The aim of this research was to formulate a novel biodegradable, biocompatible cationic microparticle vector for the delivery of DNA vaccines. The work builds upon previous research by Singh et al which described the adsorption of DNA to the surface of poly (D,L-lactide-co-glycolide) (PLG) microparticles stabilised with the surfactant cetyltrimethyl ammonium bromide (CT AB). This work demonstrated the induction of antibody and cellular immune responses to HIV proteins encoded on plasmid DNA adsorbed to the particle surface in mice, guinea pigs and non-human primates (Singh et aI, 2000; O'Hagan et aI, 2001). However, the use of surfactants in microparticle formulations for human vaccination is undesirable due to long term safety issues. Therefore, the present research aim was to develop an adsorbed DNA vaccine with enhanced potency and increased safety compared to CTAB stabilised PLG microparticles (PLG/CTAB) by replacement of the surfactant CTAB with an alternative cationic agent. The cationic polymers chitosan and poly (N- vinylpyrrolidone/2-dimethylaminoethyl methacrylate), dimethyl sulfate quaternary (PVP-PDAEMA) were investigated as alternative stabilisers to CTAB.
From a variety of initial formulations, the most promising vector(s) for DNA vaccination were selected based on physicochemical data (chapter 3) and in vitro DNA loading and release characteristics (chapter 4). The chosen formulation(s) were analysed in greater depth (chapters 3 and 4), and gene expression was assessed by in vitro cell transfection studies using 293T kidney epithelial and C2C12 myoblast non-phagocytic cell lines (chapter 5). The cytotoxicity of the microparticles and their constituents were also evaluated in vitro (chapter 5). Stability and suitability of the formulation(s) for commercial production were assessed by cryopreparation and lyophilisation studies (chapters 3 and 4). Gene expression levels in cells of the immune response were evaluated by microparticle transfection of the dendritic cell (DC) line 2.4 and primary bone marrow derived DCs (chapter 6). In vivo, mice were injected i.m. with the formulations deemed most promising on the basis of in vitro studies and humoral and cellular immune responses were evaluated (chapter 6).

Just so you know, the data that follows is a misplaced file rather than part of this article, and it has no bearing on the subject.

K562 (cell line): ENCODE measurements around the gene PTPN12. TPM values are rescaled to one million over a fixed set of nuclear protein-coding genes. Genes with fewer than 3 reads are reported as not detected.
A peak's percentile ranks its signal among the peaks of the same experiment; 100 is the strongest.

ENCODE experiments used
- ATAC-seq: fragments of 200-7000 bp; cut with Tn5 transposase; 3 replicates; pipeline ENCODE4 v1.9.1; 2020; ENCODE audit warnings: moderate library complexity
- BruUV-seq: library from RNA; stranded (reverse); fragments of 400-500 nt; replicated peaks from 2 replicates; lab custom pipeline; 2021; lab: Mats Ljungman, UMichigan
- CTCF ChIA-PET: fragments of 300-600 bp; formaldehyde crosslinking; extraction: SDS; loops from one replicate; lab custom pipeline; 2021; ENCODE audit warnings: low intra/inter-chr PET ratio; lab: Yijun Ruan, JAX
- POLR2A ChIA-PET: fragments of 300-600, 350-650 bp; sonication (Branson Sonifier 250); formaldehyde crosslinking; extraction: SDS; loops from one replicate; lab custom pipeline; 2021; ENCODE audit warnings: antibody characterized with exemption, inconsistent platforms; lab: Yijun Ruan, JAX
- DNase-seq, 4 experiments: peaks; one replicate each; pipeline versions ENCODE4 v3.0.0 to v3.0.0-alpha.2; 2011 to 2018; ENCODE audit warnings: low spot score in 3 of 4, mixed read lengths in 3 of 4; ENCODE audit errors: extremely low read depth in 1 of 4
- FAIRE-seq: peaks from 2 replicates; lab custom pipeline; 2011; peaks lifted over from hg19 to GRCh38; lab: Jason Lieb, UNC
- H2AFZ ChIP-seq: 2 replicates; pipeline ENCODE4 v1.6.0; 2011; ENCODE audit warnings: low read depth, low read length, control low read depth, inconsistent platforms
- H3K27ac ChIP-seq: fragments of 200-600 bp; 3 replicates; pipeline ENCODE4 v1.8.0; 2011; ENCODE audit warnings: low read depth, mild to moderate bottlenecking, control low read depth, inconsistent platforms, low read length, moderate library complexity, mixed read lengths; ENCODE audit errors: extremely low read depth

|Date of Award||Mar 2004|
|Supervisor||Allan G.A. Coombes (Supervisor)|
- poly (D,L lactide-co-glycolide)
- DNA delivery
Student thesis: Doctoral Thesis › Doctor of Philosophy